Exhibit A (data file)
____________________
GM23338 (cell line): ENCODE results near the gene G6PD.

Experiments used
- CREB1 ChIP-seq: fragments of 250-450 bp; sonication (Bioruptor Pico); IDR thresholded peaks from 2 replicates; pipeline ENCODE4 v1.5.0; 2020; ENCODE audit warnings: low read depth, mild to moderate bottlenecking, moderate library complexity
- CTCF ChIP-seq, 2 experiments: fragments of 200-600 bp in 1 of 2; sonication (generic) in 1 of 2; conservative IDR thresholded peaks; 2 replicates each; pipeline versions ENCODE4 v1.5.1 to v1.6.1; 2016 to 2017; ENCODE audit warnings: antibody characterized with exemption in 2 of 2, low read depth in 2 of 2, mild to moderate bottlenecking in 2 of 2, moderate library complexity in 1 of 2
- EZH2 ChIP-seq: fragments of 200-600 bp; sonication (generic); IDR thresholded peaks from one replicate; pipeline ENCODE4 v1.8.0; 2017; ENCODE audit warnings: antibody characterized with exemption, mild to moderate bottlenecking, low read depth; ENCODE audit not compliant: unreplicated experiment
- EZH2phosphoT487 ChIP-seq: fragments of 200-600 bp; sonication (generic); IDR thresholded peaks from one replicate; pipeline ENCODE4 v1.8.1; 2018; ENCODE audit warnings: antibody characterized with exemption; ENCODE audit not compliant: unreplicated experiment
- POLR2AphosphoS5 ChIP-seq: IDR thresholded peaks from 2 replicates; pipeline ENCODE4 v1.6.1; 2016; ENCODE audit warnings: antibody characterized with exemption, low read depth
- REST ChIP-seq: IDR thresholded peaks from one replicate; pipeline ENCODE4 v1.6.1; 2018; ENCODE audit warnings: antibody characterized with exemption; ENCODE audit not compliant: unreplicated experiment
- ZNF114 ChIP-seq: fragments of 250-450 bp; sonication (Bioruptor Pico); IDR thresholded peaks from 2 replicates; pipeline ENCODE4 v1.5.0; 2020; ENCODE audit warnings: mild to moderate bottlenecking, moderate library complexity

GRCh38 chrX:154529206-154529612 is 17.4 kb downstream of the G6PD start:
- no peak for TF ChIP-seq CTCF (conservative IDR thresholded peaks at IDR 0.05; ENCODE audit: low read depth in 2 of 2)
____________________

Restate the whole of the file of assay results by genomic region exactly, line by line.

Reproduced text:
GM23338 (cell line): ENCODE results near the gene G6PD.

Experiments used
- CREB1 ChIP-seq: fragments of 250-450 bp; sonication (Bioruptor Pico); IDR thresholded peaks from 2 replicates; pipeline ENCODE4 v1.5.0; 2020; ENCODE audit warnings: low read depth, mild to moderate bottlenecking, moderate library complexity
- CTCF ChIP-seq, 2 experiments: fragments of 200-600 bp in 1 of 2; sonication (generic) in 1 of 2; conservative IDR thresholded peaks; 2 replicates each; pipeline versions ENCODE4 v1.5.1 to v1.6.1; 2016 to 2017; ENCODE audit warnings: antibody characterized with exemption in 2 of 2, low read depth in 2 of 2, mild to moderate bottlenecking in 2 of 2, moderate library complexity in 1 of 2
- EZH2 ChIP-seq: fragments of 200-600 bp; sonication (generic); IDR thresholded peaks from one replicate; pipeline ENCODE4 v1.8.0; 2017; ENCODE audit warnings: antibody characterized with exemption, mild to moderate bottlenecking, low read depth; ENCODE audit not compliant: unreplicated experiment
- EZH2phosphoT487 ChIP-seq: fragments of 200-600 bp; sonication (generic); IDR thresholded peaks from one replicate; pipeline ENCODE4 v1.8.1; 2018; ENCODE audit warnings: antibody characterized with exemption; ENCODE audit not compliant: unreplicated experiment
- POLR2AphosphoS5 ChIP-seq: IDR thresholded peaks from 2 replicates; pipeline ENCODE4 v1.6.1; 2016; ENCODE audit warnings: antibody characterized with exemption, low read depth
- REST ChIP-seq: IDR thresholded peaks from one replicate; pipeline ENCODE4 v1.6.1; 2018; ENCODE audit warnings: antibody characterized with exemption; ENCODE audit not compliant: unreplicated experiment
- ZNF114 ChIP-seq: fragments of 250-450 bp; sonication (Bioruptor Pico); IDR thresholded peaks from 2 replicates; pipeline ENCODE4 v1.5.0; 2020; ENCODE audit warnings: mild to moderate bottlenecking, moderate library complexity

GRCh38 chrX:154529206-154529612 is 17.4 kb downstream of the G6PD start:
- no peak for TF ChIP-seq CTCF (conservative IDR thresholded peaks at IDR 0.05; ENCODE audit: low read depth in 2 of 2)